So, cricket has come home. again – as an indolent Gen Zedder who can’t pay the rent and moves back in with his parents. At least this one has had the decency to come back with something worth a little at the pawn shop after couch surfing Australia for the past month.
In the end, relying on the 1992 vibes and Matt Hayden’s ayahuasca-fueled team talks wasn’t enough for Pakistan. Sure, Imran Khan is once again revving up the masses and the value of the pound has gone through the roof, but this time the cornered tigers were chasing their own tails against a T20 equipped machine backed by the talent and insights of worldwide. Truly, it was a story for cricket romantics to embrace.
Is it too much to suggest that the success of a team with players with roots in England, Pakistan, South Africa, Zimbabwe, New Zealand, the West Indies and led by a group of Australians is a victory for cricket as a whole? Yes, of course, that would be complete nonsense. But if he hasn’t added to the joy of the nations, then at least ignorant little Blighty feels a little less miserable.
The UK is of course in its third prime minister of the year (thanks India for the last one) and has been running its economy “like an emerging market” so it should be abundantly clear that we have given up. . trying to tell the rest of the world how to do things. Or, perhaps more accurately, the rest of the world has stopped listening. But accepting the view, long accepted by most established cricketing countries, that playing in your pajamas was actually serious business continues to pay off for England.
The Light Roller has mentioned before how baffling it is to anyone exposed even within a few minutes of the 1999 World Cup that England have not only won two men’s white ball titles in the last three years, but are now seems to be setting the tone. standard for all others. It’s about as plausible as Krusty the Clown opening an architecture firm or Donald Trump being elected president.
But it turns out that by listening to others and/or poaching your players/coaches, you can achieve a cockle-heating growth story. It could only have been bettered if Jos Buttler’s side had shown the full extent of their conversion from preachy establishment buffoons to edgy cue ball killers by finishing off Pakistan in the final with a non-striker exit while falling back.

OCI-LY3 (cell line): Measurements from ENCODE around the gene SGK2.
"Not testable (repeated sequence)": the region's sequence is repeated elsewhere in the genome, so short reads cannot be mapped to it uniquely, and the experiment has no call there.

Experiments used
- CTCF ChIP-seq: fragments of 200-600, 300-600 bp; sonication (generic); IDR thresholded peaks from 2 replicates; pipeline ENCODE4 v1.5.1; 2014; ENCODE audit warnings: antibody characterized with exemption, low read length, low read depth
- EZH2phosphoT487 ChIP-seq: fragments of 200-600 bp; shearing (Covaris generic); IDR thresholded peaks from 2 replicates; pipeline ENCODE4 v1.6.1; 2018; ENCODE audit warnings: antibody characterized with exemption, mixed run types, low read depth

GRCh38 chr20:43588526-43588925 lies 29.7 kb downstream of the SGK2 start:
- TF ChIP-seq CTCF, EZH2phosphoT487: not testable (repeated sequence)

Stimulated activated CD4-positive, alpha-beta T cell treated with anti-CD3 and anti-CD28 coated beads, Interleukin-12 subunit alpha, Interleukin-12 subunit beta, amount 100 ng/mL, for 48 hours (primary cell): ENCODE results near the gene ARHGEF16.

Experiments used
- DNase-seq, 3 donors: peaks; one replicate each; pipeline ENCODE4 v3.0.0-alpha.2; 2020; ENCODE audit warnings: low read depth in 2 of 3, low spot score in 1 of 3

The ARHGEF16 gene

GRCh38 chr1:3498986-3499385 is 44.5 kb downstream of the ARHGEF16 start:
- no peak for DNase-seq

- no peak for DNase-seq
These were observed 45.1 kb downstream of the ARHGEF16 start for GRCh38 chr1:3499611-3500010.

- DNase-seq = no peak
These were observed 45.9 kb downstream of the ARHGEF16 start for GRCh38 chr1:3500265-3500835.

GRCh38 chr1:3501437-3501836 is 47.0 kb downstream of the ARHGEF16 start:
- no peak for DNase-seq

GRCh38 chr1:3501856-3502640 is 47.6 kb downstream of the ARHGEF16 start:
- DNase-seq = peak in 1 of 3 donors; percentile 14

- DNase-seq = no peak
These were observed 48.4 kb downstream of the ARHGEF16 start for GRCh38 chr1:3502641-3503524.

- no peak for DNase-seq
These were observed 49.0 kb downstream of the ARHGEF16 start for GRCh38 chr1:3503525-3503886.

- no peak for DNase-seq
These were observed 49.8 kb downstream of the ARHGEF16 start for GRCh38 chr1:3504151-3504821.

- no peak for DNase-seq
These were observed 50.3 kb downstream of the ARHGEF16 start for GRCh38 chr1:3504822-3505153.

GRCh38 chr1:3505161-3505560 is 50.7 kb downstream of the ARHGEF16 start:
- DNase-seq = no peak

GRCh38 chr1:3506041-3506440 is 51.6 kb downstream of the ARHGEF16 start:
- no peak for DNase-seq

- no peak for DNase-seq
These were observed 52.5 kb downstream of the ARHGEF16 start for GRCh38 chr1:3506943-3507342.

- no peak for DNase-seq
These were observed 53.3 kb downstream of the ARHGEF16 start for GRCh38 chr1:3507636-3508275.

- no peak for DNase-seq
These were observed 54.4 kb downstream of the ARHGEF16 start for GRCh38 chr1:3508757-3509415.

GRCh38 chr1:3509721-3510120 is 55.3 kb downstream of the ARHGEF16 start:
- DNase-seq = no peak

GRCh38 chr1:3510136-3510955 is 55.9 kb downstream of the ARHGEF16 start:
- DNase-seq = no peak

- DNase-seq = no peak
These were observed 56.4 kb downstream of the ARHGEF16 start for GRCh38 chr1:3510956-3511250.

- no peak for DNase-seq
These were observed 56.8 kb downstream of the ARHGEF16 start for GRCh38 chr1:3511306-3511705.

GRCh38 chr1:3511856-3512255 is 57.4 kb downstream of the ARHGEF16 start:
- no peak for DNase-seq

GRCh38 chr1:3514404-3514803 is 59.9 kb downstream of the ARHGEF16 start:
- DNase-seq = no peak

Come on, Jose. You can do it. Mankad your way into our hearts forever.
Think of Australia, which had to suffer the aftermath of the “sprinkler dance” when England celebrated at the MCG. These are strange times for Australian cricketers, whose skill set was previously not required to extend much beyond growing a moustache, knocking out eardrums and smashing the opponent until next week. Since Sandpapergate, they’ve all had to become paragons of virtue: an accelerated gear change when the squeaky-clean Tim Paine lost the test captaincy over a sexting scandal, only to be replaced by an even more suspiciously perfect model in Pat Cummins. . Now, after Australia decided to reduce their carbon footprint by being knocked out of their own tournament, “Captain Woke” is being blamed by some quarters for spending more time trying to save the planet than his own bowling figures. In truth, climate change has a lot to answer for.
There was no such identity crisis for South Africa, which has taken its own self-repeating history to realms far beyond tragedy, comedy and farce. At one stage of the Super 12, South Africa were the only unbeaten team left in the World Cup and only needed a win against Pakistan (on the verge of elimination) or the Netherlands (who they had never lost) to confirm a place in the last 16. of end. . That the final shot was delivered by a Dutch team with four South African-born players just added to Freudian levels of self-sabotage. “We have to accept that we will wear choker etiquette again,” captain Temba Bavuma reflected afterwards, before offering a solution: “The way to get over it is to reach the final of an ICC event and win the competition.” .” There you have it, South Africa. Easy! Now why didn’t anyone think of that before?